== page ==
Coming Up Shortbread

Sometimes we choose hobbies that tend to stress us out. The aspiring pianist curses his fingers for not cooperating. The gamer yells at the TV or pounds his fist when he misses a cue. The baker questions his choice of hobby when there’s a giant mess in the kitchen and no treats to show for it. Yet these very same hobbies help us release stress in healthy ways, but there’s more to our passions than releasing stress. In that moment where everything clicks, where the pianist no longer has to look at the instrument to find the keys, when the gamer progresses past that tough boss, when the baker takes the first bite of his creation, he no longer minds the mess. This trial and error approach to our hobbies is what makes them stressful, yes, but also what makes them fun and engaging. If we didn’t have to struggle to learn a song, we’d quickly become bored on the piano, or if sweet treats turned out perfectly every time without fail, everyone would be a baker. Anybody can start a hobby, but only those with passion will see it through in the rough times. This is a truth I forgot yesterday.

I had plans to watch The Last Airbender with some friends, so I had the bright idea to make shortbread cookies to resemble Aang’s arrows. The last time I made these cookies, they turned out perfect, so I expected the same thing, but I started to get impatient when mixing the dough, and it turned out too crumbly. So I started over, and on the next try, I accidentally mixed sugar in the flour because I thought there was salt measured out. Thankfully, I caught this mistake before it went into the dough. On the next try, the dough was still too crumbly to roll, and I was ready to be done with the project, which had taken up my entire morning and most of the afternoon, but then my dad reminded me about making the dough wet. We added half a stick of butter and the dough congealed. The final result was delicious and a much more satisfying end of the day than a trashcan full of flour and sink of dirty dishes. After all this, was I ready to give up baking? Never. But on that day, I was ready to give up on that particular project. That’s the thing about hobbies. Sometimes we know what we’re doing, and sometimes, we just have to wing it. We might need a little help now and then, and there’s no shame in that. Experimenting might often end in failure, but sometimes it ends in success. I could count myself lucky that, as a baker, I get to literally taste my victories, and then share them with my friends. That’s what makes the whole process worth it, not just the victories, but the problems, the solutions, and the creating something new and delicious.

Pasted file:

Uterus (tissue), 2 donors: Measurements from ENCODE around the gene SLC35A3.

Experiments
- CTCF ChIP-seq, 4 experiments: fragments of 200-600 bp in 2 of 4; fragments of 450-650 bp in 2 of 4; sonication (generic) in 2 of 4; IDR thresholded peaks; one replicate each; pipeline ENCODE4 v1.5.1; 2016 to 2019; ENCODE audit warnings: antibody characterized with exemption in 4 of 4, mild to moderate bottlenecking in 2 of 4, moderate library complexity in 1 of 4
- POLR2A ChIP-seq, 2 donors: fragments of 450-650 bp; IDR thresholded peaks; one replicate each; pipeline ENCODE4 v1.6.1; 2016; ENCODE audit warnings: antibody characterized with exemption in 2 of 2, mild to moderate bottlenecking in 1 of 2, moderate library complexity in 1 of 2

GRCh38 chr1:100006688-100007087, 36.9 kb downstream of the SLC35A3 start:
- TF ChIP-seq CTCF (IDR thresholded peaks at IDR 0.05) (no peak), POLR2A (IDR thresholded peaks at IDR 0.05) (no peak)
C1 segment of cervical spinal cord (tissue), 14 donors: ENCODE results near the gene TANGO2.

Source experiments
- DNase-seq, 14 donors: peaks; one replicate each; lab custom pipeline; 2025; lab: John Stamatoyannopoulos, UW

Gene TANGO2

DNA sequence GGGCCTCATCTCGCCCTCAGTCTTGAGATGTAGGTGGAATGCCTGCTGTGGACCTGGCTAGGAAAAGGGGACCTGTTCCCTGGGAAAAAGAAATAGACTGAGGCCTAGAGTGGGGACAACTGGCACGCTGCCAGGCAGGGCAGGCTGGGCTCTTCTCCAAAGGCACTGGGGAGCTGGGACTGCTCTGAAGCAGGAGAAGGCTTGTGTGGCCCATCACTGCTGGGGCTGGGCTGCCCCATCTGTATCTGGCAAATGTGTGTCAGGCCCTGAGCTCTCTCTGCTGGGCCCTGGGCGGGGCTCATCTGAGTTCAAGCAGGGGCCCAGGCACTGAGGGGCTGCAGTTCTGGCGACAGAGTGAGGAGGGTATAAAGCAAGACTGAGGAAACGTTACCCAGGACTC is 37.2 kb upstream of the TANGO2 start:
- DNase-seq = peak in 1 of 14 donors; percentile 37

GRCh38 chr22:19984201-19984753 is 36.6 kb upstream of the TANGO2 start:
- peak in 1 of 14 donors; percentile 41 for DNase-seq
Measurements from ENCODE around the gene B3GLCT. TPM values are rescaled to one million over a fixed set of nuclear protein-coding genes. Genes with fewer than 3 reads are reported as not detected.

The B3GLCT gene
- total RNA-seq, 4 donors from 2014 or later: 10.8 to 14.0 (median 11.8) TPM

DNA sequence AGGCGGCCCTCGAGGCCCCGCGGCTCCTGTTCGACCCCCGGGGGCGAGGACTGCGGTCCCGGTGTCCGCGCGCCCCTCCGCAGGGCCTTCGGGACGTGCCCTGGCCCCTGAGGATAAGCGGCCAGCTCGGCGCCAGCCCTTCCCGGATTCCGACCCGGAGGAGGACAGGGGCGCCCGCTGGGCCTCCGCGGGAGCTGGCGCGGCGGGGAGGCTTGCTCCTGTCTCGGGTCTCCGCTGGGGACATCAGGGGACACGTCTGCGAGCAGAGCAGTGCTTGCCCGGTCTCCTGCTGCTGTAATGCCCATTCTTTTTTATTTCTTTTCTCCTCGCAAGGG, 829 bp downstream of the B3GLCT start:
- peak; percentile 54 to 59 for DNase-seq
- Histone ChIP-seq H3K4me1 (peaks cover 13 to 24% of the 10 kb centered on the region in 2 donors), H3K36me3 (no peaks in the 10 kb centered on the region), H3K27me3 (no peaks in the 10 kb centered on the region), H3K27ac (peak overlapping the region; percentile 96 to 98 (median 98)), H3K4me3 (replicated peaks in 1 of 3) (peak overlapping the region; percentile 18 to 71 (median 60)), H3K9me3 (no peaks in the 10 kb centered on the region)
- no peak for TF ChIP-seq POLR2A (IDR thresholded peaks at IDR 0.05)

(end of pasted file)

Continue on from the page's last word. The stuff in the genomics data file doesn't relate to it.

The Final Product: Candy Coated Short Bread